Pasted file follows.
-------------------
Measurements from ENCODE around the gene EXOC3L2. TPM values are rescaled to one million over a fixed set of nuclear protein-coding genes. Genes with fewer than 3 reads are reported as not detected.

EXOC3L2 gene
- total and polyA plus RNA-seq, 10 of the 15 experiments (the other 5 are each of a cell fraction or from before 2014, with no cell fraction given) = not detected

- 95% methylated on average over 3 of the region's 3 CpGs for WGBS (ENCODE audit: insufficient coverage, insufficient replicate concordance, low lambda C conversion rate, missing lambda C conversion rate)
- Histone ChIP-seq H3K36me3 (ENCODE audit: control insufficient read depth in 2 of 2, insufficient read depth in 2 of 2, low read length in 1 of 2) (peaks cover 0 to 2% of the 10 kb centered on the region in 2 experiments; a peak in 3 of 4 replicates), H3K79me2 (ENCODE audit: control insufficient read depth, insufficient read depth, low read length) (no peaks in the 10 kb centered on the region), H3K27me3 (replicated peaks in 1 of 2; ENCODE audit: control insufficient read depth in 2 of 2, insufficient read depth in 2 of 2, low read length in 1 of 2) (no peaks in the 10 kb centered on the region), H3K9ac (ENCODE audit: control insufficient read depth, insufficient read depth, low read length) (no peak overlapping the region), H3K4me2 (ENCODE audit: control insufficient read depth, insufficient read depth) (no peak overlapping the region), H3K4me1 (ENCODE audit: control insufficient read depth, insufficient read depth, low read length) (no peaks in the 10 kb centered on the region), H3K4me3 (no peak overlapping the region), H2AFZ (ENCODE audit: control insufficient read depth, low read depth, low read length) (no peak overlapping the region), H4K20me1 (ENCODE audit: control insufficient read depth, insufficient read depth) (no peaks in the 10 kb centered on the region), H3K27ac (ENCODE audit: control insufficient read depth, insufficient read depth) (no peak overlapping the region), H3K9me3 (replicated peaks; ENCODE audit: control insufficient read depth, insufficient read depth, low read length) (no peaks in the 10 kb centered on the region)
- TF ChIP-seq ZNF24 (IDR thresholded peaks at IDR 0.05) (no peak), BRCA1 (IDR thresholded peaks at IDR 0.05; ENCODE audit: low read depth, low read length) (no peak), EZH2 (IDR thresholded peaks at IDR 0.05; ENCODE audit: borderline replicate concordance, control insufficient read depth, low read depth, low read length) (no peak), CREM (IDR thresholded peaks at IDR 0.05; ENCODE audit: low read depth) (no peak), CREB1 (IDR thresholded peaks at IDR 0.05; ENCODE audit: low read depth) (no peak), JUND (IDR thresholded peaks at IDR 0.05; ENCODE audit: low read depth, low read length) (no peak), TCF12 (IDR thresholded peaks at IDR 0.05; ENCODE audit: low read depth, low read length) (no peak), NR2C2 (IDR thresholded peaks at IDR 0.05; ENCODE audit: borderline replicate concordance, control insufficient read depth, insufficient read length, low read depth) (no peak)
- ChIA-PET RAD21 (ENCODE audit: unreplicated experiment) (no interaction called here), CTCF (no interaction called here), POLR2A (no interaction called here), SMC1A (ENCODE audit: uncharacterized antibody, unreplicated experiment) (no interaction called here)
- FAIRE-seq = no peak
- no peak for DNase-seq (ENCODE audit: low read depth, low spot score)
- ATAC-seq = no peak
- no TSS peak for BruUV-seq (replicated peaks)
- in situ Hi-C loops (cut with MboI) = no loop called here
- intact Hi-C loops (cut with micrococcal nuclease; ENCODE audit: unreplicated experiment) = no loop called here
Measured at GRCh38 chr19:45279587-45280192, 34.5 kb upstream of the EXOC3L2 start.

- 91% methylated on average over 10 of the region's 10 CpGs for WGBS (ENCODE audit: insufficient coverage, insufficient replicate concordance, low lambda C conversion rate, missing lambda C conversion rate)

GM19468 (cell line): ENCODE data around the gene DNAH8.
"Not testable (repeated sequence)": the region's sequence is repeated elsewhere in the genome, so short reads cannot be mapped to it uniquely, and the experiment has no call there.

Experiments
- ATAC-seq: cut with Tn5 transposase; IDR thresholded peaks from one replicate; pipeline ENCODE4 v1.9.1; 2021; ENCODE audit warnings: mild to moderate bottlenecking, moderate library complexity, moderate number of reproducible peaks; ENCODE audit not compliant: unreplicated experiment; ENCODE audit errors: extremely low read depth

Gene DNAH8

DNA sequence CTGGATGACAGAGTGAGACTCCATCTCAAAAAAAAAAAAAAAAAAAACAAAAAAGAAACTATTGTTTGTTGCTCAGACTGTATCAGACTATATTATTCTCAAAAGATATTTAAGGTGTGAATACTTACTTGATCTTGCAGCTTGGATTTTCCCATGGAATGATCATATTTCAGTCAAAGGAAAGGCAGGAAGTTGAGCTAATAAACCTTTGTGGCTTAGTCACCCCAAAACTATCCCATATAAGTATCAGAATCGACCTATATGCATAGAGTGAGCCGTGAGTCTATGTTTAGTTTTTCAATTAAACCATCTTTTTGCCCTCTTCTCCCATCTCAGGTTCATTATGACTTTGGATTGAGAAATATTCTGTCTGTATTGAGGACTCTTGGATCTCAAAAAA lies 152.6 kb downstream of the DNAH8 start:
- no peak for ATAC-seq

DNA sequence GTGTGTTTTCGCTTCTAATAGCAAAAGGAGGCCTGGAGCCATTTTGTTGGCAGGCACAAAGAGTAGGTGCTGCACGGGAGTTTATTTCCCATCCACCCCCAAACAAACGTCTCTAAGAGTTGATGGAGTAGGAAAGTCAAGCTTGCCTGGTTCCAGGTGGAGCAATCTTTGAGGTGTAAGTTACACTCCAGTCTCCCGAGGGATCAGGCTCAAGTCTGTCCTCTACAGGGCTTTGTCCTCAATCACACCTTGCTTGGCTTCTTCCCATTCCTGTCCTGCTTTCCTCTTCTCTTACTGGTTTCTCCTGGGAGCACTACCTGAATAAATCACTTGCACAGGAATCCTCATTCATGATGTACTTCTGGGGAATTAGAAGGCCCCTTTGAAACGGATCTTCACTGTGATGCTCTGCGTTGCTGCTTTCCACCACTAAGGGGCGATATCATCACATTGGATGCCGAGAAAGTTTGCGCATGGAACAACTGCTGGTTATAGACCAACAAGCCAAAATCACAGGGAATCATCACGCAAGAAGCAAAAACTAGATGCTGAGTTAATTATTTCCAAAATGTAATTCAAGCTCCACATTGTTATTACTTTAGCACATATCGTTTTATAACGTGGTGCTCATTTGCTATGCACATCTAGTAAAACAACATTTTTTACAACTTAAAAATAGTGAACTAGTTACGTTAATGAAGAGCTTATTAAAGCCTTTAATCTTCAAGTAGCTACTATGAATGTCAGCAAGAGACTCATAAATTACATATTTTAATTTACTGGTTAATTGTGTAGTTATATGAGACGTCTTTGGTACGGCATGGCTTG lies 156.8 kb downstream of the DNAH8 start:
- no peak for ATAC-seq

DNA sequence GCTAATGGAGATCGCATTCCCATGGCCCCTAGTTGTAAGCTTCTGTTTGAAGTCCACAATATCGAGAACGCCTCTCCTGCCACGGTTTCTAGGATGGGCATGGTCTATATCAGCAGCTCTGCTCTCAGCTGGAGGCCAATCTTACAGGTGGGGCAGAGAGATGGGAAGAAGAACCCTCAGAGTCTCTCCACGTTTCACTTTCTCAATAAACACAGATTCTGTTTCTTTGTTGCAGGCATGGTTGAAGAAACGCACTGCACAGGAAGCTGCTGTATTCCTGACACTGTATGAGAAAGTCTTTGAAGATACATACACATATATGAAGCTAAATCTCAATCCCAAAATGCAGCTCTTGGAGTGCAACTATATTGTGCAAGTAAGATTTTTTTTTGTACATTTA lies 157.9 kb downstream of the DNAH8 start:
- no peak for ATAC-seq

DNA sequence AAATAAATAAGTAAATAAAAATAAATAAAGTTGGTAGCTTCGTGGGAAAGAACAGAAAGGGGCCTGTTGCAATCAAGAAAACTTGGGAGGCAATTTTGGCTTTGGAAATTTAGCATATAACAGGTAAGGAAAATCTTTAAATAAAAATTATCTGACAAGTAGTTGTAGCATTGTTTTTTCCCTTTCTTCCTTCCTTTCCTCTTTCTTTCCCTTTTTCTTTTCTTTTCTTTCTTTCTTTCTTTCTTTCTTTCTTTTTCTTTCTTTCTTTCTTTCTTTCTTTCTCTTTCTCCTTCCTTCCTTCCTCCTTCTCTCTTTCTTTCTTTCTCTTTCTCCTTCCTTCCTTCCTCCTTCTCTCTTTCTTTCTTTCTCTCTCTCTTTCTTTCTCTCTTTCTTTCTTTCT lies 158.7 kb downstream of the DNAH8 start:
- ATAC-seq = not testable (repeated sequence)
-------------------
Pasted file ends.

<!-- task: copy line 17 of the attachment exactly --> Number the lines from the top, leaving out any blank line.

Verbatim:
"Not testable (repeated sequence)": the region's sequence is repeated elsewhere in the genome, so short reads cannot be mapped to it uniquely, and the experiment has no call there.